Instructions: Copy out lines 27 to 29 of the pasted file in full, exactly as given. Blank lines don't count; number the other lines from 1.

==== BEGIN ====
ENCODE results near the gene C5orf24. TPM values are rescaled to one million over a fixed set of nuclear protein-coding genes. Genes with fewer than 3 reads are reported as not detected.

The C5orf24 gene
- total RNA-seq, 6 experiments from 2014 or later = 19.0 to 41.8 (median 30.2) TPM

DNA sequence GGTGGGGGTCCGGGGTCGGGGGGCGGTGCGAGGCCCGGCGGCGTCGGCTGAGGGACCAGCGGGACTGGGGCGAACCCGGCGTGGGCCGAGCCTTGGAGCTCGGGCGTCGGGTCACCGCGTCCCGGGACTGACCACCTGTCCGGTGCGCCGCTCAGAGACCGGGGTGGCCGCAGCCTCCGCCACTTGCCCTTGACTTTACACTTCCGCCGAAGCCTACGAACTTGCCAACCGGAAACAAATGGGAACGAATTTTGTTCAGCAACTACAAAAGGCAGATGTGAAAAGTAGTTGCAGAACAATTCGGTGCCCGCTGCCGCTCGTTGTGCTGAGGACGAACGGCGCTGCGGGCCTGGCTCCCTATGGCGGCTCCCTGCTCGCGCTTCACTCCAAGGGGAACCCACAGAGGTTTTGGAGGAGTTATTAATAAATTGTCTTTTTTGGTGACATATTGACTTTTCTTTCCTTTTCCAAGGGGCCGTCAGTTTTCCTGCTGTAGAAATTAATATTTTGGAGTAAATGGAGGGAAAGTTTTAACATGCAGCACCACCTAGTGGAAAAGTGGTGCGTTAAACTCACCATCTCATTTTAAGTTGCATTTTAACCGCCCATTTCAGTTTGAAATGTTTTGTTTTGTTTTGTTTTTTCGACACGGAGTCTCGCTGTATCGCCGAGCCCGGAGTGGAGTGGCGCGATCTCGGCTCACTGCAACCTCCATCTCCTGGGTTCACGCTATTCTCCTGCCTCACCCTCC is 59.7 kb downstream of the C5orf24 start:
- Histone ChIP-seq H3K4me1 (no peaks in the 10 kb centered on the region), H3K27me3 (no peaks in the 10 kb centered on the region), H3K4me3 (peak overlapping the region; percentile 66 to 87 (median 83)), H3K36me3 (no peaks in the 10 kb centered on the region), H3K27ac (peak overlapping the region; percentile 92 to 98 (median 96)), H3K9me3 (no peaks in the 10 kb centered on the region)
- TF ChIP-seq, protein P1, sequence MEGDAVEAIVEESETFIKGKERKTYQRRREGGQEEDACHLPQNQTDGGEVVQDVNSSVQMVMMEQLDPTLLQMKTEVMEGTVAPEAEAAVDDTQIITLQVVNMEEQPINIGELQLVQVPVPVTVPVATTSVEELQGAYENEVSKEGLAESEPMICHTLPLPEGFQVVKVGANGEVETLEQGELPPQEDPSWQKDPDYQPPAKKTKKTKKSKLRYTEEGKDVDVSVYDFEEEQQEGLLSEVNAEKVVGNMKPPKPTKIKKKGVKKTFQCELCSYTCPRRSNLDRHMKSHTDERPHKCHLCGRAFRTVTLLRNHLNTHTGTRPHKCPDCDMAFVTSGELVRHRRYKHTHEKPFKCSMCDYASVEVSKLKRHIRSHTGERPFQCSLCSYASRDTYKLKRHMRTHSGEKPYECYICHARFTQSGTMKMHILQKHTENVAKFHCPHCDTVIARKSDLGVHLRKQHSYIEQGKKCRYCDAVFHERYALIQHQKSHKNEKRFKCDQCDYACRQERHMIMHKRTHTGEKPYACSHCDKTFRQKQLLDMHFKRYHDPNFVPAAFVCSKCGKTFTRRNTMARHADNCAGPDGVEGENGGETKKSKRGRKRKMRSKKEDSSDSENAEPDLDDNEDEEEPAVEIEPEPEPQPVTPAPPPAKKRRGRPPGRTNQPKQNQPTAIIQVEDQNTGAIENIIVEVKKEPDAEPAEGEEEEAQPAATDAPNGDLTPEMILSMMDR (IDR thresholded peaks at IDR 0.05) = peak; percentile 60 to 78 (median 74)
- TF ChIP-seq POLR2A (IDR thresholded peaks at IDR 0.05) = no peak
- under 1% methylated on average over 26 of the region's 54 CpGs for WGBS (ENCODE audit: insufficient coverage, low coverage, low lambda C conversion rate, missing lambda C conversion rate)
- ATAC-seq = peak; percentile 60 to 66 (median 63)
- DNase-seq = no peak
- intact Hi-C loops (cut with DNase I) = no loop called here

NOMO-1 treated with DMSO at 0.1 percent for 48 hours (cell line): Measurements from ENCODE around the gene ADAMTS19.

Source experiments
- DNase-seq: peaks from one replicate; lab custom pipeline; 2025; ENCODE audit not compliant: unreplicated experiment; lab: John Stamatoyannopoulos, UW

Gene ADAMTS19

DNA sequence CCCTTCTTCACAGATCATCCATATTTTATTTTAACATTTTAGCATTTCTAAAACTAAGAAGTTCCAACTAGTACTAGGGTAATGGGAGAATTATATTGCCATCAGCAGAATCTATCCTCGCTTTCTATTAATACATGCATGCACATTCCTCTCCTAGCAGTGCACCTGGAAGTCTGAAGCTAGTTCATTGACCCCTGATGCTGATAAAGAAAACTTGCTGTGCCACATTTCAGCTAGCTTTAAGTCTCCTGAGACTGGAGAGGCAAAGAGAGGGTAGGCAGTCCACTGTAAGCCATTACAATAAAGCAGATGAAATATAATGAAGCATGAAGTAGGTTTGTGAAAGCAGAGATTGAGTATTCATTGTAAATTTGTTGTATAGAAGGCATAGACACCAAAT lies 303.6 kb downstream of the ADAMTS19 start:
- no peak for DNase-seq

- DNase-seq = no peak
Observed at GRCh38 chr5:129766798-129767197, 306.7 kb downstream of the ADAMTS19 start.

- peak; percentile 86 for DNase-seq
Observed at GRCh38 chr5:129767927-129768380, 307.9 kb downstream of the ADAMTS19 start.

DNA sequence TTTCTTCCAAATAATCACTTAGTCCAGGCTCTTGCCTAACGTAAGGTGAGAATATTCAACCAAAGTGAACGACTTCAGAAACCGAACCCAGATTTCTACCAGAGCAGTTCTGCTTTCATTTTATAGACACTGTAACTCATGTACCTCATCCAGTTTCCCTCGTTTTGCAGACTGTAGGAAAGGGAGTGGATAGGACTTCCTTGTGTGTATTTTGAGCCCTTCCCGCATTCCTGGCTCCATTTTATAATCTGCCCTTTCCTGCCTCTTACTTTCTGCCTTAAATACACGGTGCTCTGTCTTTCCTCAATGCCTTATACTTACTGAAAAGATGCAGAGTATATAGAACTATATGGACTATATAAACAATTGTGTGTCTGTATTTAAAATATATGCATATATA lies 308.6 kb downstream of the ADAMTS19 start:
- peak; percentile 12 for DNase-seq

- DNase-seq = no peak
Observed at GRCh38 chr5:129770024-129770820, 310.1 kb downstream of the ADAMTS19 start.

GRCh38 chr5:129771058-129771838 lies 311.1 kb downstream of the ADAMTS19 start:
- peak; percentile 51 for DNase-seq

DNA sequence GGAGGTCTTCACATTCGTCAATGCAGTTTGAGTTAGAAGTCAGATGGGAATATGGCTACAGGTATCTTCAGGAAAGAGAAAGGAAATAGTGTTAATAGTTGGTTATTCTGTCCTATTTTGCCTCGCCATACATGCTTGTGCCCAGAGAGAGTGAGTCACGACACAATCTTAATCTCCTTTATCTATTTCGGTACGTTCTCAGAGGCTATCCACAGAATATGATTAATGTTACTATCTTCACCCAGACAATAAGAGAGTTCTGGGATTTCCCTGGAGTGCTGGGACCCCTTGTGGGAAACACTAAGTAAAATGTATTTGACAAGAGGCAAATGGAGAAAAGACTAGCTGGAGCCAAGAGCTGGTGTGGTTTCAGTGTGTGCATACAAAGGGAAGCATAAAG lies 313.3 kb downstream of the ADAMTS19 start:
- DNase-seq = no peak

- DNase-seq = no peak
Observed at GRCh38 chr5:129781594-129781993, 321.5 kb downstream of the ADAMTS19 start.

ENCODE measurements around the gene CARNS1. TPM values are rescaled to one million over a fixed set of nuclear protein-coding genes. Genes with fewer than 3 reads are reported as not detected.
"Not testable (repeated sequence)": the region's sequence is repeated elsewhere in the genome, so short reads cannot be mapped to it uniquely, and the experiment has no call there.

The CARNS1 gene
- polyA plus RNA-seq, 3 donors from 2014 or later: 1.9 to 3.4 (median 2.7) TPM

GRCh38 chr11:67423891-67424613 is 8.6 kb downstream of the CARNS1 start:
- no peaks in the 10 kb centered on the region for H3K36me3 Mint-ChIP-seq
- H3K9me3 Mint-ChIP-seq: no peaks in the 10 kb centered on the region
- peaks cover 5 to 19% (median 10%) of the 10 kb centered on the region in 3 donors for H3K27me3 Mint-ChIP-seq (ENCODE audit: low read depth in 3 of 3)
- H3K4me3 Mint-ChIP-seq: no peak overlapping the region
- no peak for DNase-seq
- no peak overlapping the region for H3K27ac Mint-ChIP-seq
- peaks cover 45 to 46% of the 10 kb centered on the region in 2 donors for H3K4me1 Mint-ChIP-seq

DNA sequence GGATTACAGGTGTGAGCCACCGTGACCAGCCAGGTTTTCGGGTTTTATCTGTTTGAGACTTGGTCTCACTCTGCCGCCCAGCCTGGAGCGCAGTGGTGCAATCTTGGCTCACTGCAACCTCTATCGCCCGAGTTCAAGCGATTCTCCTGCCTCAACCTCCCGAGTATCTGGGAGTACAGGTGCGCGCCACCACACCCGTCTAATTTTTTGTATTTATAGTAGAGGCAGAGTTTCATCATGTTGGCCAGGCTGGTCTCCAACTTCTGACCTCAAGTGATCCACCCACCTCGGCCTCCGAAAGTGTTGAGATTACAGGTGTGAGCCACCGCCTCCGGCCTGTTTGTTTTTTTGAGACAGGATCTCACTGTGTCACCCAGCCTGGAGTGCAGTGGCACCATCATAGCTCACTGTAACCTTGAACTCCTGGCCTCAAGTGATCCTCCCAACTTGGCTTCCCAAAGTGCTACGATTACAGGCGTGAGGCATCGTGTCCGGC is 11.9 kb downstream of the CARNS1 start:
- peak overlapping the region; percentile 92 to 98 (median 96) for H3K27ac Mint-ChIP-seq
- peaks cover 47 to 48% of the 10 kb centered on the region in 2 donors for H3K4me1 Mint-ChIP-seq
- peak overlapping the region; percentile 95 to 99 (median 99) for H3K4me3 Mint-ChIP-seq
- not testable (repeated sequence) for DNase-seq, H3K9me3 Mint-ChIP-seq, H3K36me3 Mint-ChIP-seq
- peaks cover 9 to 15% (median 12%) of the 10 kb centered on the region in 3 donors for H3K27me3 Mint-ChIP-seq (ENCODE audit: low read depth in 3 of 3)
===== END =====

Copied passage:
- peak; percentile 51 for DNase-seq

DNA sequence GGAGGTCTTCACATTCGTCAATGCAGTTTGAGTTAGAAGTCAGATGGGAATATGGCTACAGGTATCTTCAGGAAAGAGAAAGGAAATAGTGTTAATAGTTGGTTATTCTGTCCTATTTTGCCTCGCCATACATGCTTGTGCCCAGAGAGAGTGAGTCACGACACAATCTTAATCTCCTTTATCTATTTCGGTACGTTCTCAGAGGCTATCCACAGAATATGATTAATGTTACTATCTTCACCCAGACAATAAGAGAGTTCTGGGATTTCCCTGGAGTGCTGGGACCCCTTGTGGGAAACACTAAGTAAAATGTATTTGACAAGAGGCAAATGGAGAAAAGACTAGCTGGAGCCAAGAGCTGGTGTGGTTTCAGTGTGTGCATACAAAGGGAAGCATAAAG lies 313.3 kb downstream of the ADAMTS19 start:
- DNase-seq = no peak